# $e$

Euler number is an irrational constant in mathematics that appears frequently in calculations and unexpected scopes!
Actually I don't think ultimate high precison for this constant would be necessary in practice, but it was kind of a fun challenge for me to calculate e in high decimal place numbers.

One of the unique properties of e is its derivative (and seqently its integral):

$${d\over dx} e^x = e^x \Rightarrow {d\over dx} e^{f(x)} = f'(x)e^{f(x)}$$

On the other hand, It is possible to expand any function by powers of its parameter:

$$f(x) = \sum_{n=0}^\infty {(x-a)^n\over n!}({d^nf(x)\over dx^n})|_{x=a} \Rightarrow \\ f(x) = f(a) + {f'(a)\over 1!}(x-a) + {f''(a)\over 2!}(x-a)^2 + {f'''(a)\over 3!}(x-a)^3 + \cdots$$

$a$ is a constant arbitrary number. By replacing $a$ by $0$:

$$f(x) = \sum_{n=0}^\infty {x^n\over n!}({d^nf(x)\over dx^n})|_{x=0} = f(0) + {f'(0)\over 1!}x + {f''(0)\over 2!}x^2 + {f'''(0)\over 3!}x^3 + \cdots$$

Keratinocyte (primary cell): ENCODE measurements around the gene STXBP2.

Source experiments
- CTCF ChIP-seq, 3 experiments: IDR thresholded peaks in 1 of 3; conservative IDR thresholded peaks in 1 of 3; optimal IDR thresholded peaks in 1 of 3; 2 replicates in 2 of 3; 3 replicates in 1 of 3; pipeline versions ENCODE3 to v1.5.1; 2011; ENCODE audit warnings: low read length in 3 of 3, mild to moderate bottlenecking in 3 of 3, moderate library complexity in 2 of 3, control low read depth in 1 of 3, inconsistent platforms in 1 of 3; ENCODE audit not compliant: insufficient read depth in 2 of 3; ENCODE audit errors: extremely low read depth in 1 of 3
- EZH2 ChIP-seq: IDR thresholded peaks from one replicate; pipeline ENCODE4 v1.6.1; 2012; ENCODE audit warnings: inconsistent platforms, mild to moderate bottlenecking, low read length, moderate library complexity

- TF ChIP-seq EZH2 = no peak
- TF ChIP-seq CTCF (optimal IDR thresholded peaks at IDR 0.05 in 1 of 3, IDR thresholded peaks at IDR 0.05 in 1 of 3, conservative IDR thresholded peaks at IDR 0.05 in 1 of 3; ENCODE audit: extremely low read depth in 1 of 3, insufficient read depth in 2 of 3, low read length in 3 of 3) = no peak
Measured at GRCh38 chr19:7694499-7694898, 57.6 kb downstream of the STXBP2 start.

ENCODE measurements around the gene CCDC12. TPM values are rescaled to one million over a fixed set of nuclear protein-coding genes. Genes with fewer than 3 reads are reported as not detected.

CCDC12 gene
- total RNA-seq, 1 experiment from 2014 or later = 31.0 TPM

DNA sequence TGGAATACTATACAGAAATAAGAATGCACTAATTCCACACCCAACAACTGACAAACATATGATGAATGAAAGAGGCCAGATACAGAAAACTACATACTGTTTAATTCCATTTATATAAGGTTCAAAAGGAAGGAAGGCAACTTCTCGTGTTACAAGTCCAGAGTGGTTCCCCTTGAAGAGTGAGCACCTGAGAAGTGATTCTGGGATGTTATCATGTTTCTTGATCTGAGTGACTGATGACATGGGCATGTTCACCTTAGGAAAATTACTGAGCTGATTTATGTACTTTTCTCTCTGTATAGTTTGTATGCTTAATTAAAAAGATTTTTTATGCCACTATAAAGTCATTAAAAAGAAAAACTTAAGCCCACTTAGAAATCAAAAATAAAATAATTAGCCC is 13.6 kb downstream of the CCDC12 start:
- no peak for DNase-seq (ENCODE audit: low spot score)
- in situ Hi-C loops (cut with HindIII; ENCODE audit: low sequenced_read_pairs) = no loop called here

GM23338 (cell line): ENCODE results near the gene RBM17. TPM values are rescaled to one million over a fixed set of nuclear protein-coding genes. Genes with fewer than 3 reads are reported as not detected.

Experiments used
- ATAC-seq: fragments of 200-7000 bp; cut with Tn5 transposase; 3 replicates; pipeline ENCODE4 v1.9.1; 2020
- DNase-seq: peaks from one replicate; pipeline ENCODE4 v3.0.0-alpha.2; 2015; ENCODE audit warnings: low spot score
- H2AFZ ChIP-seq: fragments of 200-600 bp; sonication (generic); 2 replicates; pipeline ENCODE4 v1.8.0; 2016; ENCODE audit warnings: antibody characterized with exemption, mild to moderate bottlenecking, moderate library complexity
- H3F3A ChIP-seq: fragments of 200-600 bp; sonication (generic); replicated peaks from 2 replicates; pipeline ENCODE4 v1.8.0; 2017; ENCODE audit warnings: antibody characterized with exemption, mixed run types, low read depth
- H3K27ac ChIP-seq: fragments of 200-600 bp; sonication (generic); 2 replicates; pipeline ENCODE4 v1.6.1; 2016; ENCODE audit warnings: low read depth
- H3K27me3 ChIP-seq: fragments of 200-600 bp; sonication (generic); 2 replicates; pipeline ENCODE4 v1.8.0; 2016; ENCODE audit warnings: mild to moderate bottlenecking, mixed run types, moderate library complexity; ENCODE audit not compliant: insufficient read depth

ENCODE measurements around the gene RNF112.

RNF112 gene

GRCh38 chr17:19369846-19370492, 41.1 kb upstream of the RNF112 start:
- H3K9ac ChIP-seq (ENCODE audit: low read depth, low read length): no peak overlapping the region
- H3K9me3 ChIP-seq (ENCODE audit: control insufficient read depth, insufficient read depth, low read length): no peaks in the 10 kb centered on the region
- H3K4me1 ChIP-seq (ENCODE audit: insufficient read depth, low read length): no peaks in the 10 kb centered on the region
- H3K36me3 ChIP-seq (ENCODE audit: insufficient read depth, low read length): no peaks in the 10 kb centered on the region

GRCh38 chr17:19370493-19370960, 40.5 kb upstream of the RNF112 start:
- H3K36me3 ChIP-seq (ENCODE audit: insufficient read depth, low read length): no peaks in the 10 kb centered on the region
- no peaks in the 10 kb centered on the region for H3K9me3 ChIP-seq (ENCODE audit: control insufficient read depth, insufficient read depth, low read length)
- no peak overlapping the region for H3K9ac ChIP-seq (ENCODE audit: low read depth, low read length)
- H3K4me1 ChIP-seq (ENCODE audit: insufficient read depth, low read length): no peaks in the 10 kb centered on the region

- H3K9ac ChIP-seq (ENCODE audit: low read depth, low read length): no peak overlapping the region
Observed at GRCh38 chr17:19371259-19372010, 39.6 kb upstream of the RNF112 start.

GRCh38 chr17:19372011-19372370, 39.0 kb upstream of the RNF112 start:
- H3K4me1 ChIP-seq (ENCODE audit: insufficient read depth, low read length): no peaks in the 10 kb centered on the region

The recent phrase is called the expansion of function $f(x)$. Now using expansion of the $f(x) = e^x$, we have:

$$e^x = \sum^{\infty}_{n = 0} {x^n\over n!}({d^n e^x\over dx^n})|_{x=0} \Rightarrow$$ $$e^x = 1 + x + {x^2\over 2!} + {x^3\over 3!} + \cdots$$

Now we place 1 as x:

$$e = 1 + 1 + {1\over 2!} + {1\over 3!} + {1\over 4!} + \cdots$$

and obtain the phrase :

$$e = \sum_{n=0}^{\infty} {1\over n!}$$

Now the problem is to calculate $\sum_{n=0}^{N}{1\over n!}$ sequence with a large enough $N$ and in high enough precision.